Brussels / 1 & 2 February 2014


Interview with Howard Chu
What's New in OpenLDAP

Howard Chu will give a talk about What's New in OpenLDAP at FOSDEM 2014.
Q: Could you briefly introduce yourself?

I’ve been working on OpenLDAP since 1998, officially joined the project in 1999, and became Chief Architect in 2007. I’ve been developing open source software since 1985, having worked on all of the GNU tools back in the day, and maintaining a couple of gcc architectures/ports.

Q: What will your talk be about, exactly? Why this topic?

That’s difficult to answer in brief. My aim is to cover what we’ve been working on in OpenLDAP since 2011, coinciding with the LDAPCon prior to last fall’s LDAPCon 2013. Of course, there’s a significant fraction of OpenLDAP users who are still stuck using distro releases based on 10 year old code, and everything would be new to them.

Q: What do you hope to accomplish by giving this talk? What do you expect?

Mainly to raise awareness of where we’ve been and where we’re headed next. The vast majority of application developers out there are either using SQL RDBMSs or have jumped onto the NoSQL fad for their data management needs, without realizing what key guarantees the NoSQL folks have omitted. The Directory community has been doing distributed data management for 25+ years, and we’ve already learned the hard lessons they have yet to understand.

Q: In what circumstances is the Lightning Memory-Mapped Database a good choice? And on the other hand, which workloads are less suitable for it?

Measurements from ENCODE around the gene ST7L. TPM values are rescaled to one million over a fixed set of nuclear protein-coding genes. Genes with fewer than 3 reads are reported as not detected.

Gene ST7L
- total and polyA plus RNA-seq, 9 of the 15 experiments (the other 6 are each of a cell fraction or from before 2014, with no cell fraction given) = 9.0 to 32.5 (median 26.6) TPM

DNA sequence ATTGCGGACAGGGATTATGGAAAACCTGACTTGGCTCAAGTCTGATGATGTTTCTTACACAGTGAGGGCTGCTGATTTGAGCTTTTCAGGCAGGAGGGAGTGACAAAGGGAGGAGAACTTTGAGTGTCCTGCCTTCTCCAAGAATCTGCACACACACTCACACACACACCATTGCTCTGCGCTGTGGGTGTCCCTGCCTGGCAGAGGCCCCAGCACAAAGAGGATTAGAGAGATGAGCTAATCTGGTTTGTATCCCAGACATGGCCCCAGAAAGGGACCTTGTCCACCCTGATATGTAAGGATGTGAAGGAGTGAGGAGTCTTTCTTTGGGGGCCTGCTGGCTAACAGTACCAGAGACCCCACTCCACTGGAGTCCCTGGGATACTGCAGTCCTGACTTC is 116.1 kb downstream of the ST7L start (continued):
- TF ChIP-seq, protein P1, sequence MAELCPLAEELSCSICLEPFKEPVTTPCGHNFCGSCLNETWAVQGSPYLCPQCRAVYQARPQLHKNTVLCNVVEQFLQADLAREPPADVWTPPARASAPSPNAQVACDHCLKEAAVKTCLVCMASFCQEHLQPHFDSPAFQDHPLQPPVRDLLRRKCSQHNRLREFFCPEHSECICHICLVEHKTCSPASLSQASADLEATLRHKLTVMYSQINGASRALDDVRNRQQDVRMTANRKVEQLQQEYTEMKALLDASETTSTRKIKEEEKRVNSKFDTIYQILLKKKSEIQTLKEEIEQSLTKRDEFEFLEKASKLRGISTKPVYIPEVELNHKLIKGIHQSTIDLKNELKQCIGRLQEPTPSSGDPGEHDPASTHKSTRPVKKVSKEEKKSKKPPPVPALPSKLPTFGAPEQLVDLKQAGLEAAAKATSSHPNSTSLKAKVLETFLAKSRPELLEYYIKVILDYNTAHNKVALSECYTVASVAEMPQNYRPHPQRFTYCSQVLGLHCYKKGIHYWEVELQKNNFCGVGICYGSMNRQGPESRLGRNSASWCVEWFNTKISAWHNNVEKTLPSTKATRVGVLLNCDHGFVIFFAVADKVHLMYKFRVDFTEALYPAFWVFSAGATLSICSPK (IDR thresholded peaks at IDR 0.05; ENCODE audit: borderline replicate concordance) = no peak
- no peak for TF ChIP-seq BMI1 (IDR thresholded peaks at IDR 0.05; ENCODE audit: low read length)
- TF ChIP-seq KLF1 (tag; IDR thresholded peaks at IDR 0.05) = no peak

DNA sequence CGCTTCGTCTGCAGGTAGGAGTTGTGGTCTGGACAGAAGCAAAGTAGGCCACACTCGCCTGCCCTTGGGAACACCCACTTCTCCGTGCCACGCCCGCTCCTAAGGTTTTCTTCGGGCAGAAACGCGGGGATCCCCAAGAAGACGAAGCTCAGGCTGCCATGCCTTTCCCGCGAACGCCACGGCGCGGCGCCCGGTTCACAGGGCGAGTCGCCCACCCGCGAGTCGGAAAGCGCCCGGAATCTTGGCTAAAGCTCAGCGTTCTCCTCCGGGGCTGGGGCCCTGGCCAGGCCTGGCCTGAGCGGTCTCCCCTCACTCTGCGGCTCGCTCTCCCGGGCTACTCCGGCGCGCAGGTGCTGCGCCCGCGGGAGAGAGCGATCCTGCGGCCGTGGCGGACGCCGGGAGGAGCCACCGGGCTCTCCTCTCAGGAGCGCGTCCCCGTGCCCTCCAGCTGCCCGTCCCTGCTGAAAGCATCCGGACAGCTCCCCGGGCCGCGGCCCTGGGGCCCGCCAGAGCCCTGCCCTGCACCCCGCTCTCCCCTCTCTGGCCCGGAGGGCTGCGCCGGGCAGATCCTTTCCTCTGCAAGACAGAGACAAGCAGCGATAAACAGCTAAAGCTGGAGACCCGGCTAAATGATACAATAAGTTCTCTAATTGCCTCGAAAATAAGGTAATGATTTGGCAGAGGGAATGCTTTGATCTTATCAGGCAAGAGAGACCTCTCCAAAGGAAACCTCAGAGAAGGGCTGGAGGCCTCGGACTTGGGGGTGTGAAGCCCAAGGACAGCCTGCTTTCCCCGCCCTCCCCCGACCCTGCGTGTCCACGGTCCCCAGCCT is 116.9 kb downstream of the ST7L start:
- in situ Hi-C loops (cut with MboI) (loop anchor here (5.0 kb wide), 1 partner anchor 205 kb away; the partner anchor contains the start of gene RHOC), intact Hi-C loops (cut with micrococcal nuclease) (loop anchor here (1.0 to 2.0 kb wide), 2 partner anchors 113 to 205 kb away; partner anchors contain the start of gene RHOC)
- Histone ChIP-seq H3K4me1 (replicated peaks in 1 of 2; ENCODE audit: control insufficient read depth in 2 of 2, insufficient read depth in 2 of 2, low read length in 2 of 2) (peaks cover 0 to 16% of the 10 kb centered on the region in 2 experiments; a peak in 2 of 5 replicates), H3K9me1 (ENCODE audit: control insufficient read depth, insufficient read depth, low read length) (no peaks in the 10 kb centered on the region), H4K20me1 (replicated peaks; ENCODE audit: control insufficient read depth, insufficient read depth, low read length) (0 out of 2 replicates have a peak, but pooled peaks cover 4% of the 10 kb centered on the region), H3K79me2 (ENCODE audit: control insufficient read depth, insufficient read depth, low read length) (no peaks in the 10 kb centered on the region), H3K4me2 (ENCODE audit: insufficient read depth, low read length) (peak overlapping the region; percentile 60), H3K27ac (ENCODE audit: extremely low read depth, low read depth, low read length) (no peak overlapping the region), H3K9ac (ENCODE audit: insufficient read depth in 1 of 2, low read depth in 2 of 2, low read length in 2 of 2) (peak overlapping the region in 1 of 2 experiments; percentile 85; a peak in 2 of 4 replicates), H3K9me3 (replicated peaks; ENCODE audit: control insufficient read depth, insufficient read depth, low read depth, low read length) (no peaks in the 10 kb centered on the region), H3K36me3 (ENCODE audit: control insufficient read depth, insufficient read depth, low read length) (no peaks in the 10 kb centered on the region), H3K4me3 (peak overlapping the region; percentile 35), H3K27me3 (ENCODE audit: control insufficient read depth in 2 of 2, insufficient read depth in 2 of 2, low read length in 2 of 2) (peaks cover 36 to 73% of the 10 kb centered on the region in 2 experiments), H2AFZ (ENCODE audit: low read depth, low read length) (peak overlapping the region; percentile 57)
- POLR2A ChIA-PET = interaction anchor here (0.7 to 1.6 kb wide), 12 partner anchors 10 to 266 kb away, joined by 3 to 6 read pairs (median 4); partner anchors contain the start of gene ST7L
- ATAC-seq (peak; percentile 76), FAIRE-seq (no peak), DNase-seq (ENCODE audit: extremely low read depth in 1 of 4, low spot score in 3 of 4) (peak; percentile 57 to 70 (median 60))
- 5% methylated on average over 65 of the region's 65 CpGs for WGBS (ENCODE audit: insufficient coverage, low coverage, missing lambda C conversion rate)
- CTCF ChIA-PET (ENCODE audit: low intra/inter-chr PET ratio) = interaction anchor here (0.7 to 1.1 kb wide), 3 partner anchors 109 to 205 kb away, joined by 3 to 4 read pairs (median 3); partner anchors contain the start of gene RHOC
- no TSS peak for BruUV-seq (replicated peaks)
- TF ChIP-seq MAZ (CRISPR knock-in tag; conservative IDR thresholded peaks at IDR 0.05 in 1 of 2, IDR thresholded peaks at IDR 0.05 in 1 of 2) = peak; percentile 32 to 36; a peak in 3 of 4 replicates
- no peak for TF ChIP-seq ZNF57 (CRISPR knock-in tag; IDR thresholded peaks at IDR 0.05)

We wrote LMDB to replace BerkeleyDB in OpenLDAP, so its first and best use is in a workload that also uses a transactional key value store. There are a lot of workloads out there that are currently using non-transactional key value stores, and many of them would be improved by using transactions. There are some cases of heavy random-access writes with small data values where LMDB is currently not the most optimal. Also there are plenty of cases where the data model is more complex and a higher level language like LDAP or SQL would be more suitable than using LMDB directly.

Q: Could you enumerate some projects outside OpenLDAP that use LMDB?

Sure. Early on in LMDB’s development we targeted projects that OpenLDAP depends on, like Cyrus SASL and Heimdal Kerberos; these projects got LMDB support a couple years ago. Other projects like CfEngine, Postfix, and PowerDNS adopted LMDB more recently.

Q: Let’s say I’m interested in the advantages of LMDB for my open source project. What do I have to do to port my code?

It generally requires a fair amount of rewriting effort, but there are wrappers/API adapters available now for over a dozen languages, and many of these are modeled after existing database APIs, so in some cases it can be an easy drop-in. But LMDB has some unique features, such as zero-copy reads, that requires explicit support in the application to leverage.

Q: Which new features can we expect in OpenLDAP 2.5?

The main focus for 2.5 is a final fleshing out of the online configuration mechanism, as well as offline support for modification and deletion of directory entries. There’s also the usual variety of new overlays, new features, and new performance improvements. Some of these performance enhancements may not be visible to typical users; some of the bottlenecks we’ve removed only show up on larger (e.g. 64 core) servers under very heavy load.

Q: Have you enjoyed previous FOSDEM editions?

As a matter of fact last year was my first FOSDEM experience, as an attendee. I’m looking forward to returning this year. Thanks for putting on a great event and giving me the opportunity to add to it this year.

Creative Commons License
Creative Commons License

This interview is licensed under a Creative Commons Attribution 2.0 Belgium License.